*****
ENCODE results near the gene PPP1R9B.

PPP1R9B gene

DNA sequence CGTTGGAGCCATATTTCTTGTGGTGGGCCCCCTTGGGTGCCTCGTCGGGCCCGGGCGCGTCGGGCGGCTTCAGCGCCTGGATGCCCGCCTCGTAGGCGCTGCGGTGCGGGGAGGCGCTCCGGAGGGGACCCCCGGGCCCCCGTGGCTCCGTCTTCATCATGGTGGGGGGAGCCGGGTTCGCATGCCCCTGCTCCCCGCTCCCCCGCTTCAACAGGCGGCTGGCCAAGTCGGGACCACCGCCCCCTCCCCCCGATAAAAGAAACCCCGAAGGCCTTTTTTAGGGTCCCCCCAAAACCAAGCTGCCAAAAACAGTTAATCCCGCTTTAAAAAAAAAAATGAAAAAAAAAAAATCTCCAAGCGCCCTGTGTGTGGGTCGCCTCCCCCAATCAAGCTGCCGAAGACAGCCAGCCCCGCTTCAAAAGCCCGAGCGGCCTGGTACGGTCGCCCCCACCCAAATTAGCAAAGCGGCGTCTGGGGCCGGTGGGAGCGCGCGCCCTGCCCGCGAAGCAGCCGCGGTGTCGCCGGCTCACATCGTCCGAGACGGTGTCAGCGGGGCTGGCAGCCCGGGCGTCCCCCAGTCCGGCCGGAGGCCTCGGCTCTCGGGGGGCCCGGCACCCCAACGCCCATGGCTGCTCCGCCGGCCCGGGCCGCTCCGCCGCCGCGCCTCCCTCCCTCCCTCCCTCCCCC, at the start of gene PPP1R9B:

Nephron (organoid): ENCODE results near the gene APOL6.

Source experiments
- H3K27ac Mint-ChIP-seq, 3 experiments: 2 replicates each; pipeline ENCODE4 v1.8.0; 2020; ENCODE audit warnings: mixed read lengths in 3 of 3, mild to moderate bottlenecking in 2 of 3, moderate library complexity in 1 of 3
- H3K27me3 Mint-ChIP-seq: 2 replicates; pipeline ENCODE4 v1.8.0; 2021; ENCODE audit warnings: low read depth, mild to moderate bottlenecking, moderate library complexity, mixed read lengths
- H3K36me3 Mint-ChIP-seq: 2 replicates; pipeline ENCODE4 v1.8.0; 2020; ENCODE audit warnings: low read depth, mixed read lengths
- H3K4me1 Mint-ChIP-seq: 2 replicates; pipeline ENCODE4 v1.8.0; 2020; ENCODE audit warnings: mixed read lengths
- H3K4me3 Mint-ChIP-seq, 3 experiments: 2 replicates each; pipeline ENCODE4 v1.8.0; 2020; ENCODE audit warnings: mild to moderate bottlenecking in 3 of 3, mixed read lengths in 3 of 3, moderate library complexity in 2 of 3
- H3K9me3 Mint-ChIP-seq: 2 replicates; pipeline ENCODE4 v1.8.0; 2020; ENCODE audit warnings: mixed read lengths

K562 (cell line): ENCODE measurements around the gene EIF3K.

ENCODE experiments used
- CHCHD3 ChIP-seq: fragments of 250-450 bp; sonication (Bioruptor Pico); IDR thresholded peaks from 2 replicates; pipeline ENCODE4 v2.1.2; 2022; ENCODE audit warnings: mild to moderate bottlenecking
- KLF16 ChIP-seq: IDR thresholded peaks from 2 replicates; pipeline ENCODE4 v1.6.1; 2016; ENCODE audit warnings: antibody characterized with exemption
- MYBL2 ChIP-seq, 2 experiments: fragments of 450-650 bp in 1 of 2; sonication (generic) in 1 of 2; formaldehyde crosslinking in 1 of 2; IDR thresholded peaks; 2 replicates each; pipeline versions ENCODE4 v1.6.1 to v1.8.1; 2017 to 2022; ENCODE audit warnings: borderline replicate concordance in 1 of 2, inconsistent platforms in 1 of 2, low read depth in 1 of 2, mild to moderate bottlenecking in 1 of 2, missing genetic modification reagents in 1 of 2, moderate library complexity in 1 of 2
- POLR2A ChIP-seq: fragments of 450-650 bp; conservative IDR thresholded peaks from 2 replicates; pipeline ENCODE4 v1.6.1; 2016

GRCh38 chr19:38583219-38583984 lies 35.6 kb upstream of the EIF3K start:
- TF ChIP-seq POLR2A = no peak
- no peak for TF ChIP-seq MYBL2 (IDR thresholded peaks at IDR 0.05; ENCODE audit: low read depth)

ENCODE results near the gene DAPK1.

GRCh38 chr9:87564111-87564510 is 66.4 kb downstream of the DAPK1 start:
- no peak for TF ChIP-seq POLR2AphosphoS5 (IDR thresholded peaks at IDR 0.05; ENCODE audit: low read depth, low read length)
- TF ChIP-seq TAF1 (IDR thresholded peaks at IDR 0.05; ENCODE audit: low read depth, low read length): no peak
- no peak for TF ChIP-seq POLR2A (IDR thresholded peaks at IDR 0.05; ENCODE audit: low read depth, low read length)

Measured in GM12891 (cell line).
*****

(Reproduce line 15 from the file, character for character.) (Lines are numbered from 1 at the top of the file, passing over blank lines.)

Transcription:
- KLF16 ChIP-seq: IDR thresholded peaks from 2 replicates; pipeline ENCODE4 v1.6.1; 2016; ENCODE audit warnings: antibody characterized with exemption